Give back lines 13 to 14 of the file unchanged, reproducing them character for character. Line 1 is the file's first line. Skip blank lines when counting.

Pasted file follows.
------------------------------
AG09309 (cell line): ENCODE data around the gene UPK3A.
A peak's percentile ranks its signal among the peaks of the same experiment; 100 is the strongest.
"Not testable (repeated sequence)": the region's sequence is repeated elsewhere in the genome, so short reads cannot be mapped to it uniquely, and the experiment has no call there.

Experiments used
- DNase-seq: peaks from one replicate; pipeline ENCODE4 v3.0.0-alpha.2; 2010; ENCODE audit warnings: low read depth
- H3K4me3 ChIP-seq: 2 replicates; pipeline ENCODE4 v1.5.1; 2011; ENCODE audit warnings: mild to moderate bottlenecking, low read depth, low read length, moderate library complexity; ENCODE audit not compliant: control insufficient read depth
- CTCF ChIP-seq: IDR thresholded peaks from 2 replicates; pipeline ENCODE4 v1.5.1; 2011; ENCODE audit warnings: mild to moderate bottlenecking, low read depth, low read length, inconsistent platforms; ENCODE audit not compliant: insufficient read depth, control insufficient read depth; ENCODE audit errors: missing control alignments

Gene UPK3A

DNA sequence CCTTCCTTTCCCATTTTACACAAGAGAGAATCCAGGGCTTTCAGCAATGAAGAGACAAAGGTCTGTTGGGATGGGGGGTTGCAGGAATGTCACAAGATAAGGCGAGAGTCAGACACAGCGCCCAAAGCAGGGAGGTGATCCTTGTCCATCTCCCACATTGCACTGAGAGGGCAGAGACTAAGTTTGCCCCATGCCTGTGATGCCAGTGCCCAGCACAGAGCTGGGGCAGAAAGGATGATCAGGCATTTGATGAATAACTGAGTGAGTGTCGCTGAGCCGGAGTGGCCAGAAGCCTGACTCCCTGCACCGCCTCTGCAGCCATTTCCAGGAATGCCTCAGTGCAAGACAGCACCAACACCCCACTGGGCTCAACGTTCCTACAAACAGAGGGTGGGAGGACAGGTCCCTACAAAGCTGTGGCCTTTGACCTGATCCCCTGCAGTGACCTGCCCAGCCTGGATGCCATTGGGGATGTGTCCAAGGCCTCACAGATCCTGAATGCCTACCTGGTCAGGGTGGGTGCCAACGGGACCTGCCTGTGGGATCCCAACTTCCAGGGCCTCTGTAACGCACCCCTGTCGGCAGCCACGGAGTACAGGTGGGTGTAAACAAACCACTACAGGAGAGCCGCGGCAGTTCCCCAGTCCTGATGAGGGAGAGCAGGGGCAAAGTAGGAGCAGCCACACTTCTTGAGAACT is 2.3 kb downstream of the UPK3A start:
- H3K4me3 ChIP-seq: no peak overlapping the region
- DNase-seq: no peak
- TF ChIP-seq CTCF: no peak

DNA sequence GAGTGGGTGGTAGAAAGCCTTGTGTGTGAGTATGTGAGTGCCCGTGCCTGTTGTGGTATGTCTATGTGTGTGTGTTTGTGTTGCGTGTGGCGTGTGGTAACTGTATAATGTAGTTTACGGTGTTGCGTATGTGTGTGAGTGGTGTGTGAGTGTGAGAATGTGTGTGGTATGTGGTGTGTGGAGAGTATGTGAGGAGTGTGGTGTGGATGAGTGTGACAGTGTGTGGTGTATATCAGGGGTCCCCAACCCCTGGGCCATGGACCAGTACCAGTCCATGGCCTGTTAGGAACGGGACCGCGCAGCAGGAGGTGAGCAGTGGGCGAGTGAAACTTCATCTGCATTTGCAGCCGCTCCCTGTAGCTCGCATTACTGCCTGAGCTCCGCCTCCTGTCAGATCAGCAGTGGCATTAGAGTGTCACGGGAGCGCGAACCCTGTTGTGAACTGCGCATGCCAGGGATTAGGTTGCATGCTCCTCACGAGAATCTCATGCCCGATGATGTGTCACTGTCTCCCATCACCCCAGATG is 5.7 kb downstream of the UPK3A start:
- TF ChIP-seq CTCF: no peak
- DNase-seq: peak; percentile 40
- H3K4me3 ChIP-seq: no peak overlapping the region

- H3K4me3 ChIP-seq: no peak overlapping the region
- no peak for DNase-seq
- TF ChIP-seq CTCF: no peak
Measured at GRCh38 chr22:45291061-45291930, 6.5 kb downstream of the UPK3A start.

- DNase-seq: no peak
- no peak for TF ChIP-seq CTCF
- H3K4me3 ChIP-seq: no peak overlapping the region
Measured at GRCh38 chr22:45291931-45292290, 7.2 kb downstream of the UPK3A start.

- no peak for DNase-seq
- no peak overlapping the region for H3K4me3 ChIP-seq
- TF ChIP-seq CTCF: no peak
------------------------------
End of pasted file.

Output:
DNA sequence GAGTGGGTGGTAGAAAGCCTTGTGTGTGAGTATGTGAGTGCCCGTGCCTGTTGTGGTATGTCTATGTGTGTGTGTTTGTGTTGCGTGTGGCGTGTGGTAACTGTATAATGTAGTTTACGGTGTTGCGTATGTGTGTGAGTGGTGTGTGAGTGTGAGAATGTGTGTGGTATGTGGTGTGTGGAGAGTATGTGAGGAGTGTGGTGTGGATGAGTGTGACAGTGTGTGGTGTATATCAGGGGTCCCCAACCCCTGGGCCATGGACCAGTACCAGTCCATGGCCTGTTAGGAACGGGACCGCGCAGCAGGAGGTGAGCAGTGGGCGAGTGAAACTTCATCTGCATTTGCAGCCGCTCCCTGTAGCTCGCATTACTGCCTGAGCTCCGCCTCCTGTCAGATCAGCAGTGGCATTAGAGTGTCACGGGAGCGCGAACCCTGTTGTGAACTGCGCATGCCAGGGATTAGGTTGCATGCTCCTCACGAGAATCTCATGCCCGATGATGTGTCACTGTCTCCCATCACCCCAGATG is 5.7 kb downstream of the UPK3A start:
- TF ChIP-seq CTCF: no peak